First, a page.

The Pentagon is reportedly planning to review how it carries out "clandestine information warfare" after Twitter and Facebook removed fake accounts they suspected of being run by the U.S. military.

Defense Policy Undersecretary Colin Kahl told military commanders in charge of online psychological operations to give a full account of their actions by October, The Washington Post reported Monday.

Kahl said he wants to know what operations have been conducted, who is being targeted, what tools the military is using, why the military has picked these tactics and how effective they have been, several officials told the outlet.

Comment: "So, you've been targeting the American public? But it's been effective? Carry on, then!"

The command comes after the White House and several federal agencies expressed concerns about alleged Defense Department attempts to manipulate overseas audiences, according to officials familiar with the situation.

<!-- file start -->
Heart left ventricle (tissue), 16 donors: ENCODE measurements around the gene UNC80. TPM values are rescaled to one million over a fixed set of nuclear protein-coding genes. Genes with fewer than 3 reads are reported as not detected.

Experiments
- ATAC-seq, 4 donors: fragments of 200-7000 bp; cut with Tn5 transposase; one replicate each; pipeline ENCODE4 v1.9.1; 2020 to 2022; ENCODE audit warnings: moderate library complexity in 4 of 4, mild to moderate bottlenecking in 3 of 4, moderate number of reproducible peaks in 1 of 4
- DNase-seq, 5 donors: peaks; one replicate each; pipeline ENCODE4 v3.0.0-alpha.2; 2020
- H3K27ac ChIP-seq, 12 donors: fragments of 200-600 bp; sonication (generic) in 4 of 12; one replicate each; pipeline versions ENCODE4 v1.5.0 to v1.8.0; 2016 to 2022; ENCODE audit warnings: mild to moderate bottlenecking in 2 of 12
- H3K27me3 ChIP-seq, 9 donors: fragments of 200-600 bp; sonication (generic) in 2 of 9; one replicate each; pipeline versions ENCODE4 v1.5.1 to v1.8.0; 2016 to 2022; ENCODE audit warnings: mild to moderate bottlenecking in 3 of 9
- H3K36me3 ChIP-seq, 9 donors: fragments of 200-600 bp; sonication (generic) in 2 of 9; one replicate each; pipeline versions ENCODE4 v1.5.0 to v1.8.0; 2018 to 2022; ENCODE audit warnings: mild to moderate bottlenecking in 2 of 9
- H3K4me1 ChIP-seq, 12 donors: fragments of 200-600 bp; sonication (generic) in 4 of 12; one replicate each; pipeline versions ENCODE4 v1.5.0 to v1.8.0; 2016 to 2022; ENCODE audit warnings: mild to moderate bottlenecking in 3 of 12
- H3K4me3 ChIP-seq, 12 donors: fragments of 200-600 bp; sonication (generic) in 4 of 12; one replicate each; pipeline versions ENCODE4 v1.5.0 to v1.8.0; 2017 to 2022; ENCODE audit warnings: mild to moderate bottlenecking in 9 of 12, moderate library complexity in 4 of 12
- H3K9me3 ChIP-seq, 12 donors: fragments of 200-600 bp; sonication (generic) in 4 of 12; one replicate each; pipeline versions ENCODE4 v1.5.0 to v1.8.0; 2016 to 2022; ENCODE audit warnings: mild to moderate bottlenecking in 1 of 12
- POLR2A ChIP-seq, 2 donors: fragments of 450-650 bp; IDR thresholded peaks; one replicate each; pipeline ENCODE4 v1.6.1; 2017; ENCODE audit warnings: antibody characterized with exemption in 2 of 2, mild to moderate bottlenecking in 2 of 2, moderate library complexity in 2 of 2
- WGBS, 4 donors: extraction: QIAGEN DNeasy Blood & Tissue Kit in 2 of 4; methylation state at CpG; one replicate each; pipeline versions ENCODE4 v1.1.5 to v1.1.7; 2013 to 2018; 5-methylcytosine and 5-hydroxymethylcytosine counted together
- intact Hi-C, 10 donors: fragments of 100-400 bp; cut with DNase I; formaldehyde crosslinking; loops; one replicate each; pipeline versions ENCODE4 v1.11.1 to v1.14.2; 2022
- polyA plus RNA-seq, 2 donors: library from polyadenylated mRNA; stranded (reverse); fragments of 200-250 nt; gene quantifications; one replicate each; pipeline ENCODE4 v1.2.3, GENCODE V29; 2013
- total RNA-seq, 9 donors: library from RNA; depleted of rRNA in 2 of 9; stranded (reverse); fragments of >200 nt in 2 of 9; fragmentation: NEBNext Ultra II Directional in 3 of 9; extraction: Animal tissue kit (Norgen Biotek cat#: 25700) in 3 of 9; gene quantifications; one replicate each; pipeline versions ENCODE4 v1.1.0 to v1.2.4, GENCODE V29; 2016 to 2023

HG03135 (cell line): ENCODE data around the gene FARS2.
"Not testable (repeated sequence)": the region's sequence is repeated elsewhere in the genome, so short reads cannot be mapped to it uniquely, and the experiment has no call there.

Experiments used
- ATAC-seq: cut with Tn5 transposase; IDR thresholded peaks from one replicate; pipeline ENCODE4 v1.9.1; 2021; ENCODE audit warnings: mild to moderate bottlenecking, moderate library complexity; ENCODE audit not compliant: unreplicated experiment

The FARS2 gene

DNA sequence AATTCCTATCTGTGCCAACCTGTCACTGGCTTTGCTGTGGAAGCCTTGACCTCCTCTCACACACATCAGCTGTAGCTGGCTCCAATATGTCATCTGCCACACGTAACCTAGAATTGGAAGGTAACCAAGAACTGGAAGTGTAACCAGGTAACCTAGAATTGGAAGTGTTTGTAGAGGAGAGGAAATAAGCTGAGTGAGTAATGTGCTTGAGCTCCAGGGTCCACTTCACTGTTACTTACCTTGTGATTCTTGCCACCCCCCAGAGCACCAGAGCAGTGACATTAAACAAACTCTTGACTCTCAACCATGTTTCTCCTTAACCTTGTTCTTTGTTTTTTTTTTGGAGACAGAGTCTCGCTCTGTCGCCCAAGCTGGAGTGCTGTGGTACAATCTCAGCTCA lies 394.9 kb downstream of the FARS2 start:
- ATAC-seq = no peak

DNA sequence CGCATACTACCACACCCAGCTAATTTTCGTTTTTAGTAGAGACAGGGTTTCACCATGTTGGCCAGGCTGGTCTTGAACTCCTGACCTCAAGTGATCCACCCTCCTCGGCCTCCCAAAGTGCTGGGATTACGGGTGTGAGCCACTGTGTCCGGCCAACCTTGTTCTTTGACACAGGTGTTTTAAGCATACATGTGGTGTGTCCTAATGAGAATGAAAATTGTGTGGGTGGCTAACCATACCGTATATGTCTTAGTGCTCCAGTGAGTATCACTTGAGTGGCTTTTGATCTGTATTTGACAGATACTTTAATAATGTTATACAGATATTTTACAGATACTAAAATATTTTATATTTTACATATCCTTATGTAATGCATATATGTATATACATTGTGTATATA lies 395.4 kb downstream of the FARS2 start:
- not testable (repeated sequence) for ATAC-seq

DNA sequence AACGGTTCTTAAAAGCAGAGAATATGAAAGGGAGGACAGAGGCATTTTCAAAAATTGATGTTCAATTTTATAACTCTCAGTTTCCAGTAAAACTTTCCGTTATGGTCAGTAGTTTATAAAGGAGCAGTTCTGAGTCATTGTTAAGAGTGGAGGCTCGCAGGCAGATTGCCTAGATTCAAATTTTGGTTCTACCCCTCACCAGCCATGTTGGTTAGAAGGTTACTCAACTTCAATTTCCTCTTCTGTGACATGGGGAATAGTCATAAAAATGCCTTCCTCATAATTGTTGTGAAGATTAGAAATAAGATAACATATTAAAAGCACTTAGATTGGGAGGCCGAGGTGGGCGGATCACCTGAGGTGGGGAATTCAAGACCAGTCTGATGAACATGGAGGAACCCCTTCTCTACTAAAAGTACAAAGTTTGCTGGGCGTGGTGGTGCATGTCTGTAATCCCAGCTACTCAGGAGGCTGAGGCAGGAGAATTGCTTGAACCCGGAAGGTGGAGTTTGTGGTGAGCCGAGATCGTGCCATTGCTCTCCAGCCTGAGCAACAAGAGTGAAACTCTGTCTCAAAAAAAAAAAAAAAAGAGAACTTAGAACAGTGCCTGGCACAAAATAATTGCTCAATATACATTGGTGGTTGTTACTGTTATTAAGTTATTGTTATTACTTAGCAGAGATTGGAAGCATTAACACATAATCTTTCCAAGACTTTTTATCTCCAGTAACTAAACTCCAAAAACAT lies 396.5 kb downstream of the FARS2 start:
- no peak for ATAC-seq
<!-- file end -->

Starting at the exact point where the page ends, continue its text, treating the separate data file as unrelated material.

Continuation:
Internet researchers Graphika and the Stanford Internet Observatory did not blame the military after finding last month that Twitter and Facebook removed over 150 fake accounts and media sites that originated in the United States over the past several years.

Researchers found social media companies took down content in Arabic, Farsi and Urdu, as well as information connected to anti-Russia and anti-Iran narratives. They also found that fake online personas did not gain as much of a following as overt accounts. The Post reported that sources say these accounts are connected to the military.

Facebook also disabled suspicious accounts in 2020 that the Post said were created by the U.S. military to "counter disinformation spread by China suggesting the coronavirus responsible for covid-19 was created at a U.S. Army lab."